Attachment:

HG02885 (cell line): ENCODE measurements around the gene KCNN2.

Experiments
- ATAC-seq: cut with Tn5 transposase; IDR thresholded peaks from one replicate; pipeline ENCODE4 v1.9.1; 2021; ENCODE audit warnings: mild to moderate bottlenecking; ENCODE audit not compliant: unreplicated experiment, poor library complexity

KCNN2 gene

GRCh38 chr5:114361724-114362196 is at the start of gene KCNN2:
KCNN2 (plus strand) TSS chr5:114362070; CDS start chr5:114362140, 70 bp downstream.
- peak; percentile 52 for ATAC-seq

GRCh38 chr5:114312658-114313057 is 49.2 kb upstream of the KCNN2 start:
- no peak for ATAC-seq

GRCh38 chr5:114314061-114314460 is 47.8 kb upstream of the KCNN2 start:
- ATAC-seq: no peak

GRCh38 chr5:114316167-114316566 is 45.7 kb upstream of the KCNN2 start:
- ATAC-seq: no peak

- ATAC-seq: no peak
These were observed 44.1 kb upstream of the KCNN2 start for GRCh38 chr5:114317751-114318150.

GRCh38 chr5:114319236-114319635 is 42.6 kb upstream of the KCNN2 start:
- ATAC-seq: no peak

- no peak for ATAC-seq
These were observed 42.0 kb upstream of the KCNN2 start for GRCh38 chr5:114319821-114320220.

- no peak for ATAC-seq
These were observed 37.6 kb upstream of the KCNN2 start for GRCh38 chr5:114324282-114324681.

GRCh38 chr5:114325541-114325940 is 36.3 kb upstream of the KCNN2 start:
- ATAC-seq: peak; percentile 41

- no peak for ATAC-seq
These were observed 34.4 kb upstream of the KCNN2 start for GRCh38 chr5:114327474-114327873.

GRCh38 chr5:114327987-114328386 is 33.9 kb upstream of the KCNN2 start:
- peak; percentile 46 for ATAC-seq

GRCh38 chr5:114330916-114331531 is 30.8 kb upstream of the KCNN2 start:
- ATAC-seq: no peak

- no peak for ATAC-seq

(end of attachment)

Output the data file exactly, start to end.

HG02885 (cell line): ENCODE measurements around the gene KCNN2.

Experiments
- ATAC-seq: cut with Tn5 transposase; IDR thresholded peaks from one replicate; pipeline ENCODE4 v1.9.1; 2021; ENCODE audit warnings: mild to moderate bottlenecking; ENCODE audit not compliant: unreplicated experiment, poor library complexity

KCNN2 gene

GRCh38 chr5:114361724-114362196 is at the start of gene KCNN2:
KCNN2 (plus strand) TSS chr5:114362070; CDS start chr5:114362140, 70 bp downstream.
- peak; percentile 52 for ATAC-seq

GRCh38 chr5:114312658-114313057 is 49.2 kb upstream of the KCNN2 start:
- no peak for ATAC-seq

GRCh38 chr5:114314061-114314460 is 47.8 kb upstream of the KCNN2 start:
- ATAC-seq: no peak

GRCh38 chr5:114316167-114316566 is 45.7 kb upstream of the KCNN2 start:
- ATAC-seq: no peak

- ATAC-seq: no peak
These were observed 44.1 kb upstream of the KCNN2 start for GRCh38 chr5:114317751-114318150.

GRCh38 chr5:114319236-114319635 is 42.6 kb upstream of the KCNN2 start:
- ATAC-seq: no peak

- no peak for ATAC-seq
These were observed 42.0 kb upstream of the KCNN2 start for GRCh38 chr5:114319821-114320220.

- no peak for ATAC-seq
These were observed 37.6 kb upstream of the KCNN2 start for GRCh38 chr5:114324282-114324681.

GRCh38 chr5:114325541-114325940 is 36.3 kb upstream of the KCNN2 start:
- ATAC-seq: peak; percentile 41

- no peak for ATAC-seq
These were observed 34.4 kb upstream of the KCNN2 start for GRCh38 chr5:114327474-114327873.

GRCh38 chr5:114327987-114328386 is 33.9 kb upstream of the KCNN2 start:
- peak; percentile 46 for ATAC-seq

GRCh38 chr5:114330916-114331531 is 30.8 kb upstream of the KCNN2 start:
- ATAC-seq: no peak

- no peak for ATAC-seq